If, in either of these phases, larger than normal amounts of fluid collect, one can develop ovarian cysts that will cause pain or menstrual bleeding changes. A normal ovary is about 2 x 3 cm (almond sized). A follicular ovarian cyst, if the egg is not ejected and the amount of fluid continues to increase, can reach sizes of up to 10 cm. Fortunately most follicular cysts are smaller and will resolve within one to three months.
In terms of your left ovarian cystic structure, often, when women get copies of their pelvic ultrasounds there is no definite diagnosis. The ovarian mass may only be described by location, size, and other attributes. The importance of size has been discussed above. The descriptors used can give an indication of the type of cyst that might be present. A cyst described as fluid filled with regular borders is often a simple follicular cyst. The ultrasound term anechoic (no echos) may be used to describe fluid, either cyst fluid or fresh blood.
Bottom line, the most common cause of a too thick lining which begins to shed in a prolonged/heavy fashion is a month(s) without an ovulation. A common cause of missed ovulations is an ovarian cyst.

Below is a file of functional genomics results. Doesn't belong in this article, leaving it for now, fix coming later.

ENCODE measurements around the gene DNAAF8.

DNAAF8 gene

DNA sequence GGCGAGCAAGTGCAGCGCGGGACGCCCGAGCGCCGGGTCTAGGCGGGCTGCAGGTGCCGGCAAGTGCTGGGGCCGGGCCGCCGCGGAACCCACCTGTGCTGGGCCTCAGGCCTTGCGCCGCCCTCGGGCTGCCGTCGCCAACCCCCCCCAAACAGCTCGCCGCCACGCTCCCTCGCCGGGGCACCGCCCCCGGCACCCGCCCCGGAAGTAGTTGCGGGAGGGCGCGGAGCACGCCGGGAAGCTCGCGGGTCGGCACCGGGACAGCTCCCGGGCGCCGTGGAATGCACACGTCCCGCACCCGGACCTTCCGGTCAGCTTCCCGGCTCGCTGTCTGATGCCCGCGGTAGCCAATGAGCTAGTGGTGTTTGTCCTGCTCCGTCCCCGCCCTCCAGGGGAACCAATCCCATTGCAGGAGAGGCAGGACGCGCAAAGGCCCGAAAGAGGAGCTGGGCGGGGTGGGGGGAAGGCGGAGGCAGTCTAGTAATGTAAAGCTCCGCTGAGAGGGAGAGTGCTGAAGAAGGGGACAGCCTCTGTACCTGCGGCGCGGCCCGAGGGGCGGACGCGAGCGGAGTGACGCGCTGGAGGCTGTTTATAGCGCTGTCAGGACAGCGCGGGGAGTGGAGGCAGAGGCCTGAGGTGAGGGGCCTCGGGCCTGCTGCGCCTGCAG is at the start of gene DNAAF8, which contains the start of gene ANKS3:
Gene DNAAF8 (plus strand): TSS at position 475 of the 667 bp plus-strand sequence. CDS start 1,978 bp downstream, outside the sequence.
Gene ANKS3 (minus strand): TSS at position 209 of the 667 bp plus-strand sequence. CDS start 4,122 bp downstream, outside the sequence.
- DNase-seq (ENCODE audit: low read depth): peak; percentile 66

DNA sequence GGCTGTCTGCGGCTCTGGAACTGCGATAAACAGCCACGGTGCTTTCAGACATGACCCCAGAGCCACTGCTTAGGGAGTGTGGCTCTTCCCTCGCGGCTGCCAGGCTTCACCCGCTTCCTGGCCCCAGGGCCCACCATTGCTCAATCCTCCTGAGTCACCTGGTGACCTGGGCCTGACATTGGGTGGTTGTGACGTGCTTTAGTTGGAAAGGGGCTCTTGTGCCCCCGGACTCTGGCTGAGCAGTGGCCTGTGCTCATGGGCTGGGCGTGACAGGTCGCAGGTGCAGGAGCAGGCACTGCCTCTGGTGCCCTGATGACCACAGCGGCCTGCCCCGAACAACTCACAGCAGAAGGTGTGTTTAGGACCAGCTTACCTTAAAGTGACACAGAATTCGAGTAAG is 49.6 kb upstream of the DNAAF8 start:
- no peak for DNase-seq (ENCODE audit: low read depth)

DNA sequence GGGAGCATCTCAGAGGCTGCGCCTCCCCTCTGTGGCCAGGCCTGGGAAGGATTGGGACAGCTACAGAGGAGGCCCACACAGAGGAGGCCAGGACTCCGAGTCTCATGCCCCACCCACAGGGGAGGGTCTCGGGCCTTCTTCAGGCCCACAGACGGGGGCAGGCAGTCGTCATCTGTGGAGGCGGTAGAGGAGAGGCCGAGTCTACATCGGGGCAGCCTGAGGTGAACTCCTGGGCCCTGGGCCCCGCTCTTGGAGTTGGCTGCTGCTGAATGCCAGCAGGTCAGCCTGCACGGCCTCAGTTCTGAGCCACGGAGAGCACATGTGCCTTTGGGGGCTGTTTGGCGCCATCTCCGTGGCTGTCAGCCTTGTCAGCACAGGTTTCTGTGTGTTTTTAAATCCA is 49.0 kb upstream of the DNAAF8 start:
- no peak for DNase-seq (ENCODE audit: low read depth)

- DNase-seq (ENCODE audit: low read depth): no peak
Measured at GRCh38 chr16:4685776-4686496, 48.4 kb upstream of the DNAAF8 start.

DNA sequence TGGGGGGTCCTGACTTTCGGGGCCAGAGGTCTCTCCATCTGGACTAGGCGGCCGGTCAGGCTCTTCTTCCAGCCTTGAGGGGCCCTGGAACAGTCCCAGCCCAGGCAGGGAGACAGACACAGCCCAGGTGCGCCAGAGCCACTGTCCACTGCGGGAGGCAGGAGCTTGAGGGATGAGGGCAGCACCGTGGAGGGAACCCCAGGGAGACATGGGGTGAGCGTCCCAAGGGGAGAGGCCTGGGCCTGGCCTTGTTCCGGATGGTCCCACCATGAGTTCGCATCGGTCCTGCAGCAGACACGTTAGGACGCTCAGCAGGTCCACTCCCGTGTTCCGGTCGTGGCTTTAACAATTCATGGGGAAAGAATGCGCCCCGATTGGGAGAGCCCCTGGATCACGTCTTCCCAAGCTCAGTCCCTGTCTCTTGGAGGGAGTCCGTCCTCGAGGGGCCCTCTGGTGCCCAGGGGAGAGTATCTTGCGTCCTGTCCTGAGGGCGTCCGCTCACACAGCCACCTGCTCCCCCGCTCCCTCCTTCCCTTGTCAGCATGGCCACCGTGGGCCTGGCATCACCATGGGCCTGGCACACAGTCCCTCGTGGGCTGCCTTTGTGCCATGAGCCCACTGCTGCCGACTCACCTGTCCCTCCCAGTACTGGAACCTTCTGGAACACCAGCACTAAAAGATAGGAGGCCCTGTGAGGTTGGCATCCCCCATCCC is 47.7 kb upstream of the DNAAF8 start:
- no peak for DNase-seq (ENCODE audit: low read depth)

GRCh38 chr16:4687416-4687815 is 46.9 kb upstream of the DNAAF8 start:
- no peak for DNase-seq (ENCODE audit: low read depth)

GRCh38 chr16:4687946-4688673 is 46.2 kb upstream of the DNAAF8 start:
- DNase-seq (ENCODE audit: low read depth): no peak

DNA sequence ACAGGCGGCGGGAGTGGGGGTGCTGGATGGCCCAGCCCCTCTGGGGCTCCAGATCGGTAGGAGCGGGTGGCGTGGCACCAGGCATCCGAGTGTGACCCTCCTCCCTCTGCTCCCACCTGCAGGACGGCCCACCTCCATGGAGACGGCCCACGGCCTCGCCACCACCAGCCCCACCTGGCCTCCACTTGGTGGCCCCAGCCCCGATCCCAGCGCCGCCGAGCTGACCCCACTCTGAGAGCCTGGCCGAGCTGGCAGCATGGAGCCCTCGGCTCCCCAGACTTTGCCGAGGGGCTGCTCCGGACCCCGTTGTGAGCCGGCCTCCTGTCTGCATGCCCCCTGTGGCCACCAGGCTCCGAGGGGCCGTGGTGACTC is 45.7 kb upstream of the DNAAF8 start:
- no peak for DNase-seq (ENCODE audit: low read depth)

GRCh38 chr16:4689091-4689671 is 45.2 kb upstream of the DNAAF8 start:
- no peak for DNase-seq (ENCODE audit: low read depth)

Please ask your GYN for the your exact diagnosis. It sounds like they are doing a very thorough job in working up your bleeding. The prescribed birth control pills (because of the synthetic progesterone they contain) will help shrink the thickened lining over the next few months. The prescribed birth control pills can also decrease hormonal stimulation which can increase the size of an ovarian cyst. The follow up ultrasound should show a thinner lining, a stable or decreasing cyst size, and get another look at the possible density. It is possible to have polyps of the lining as a younger woman.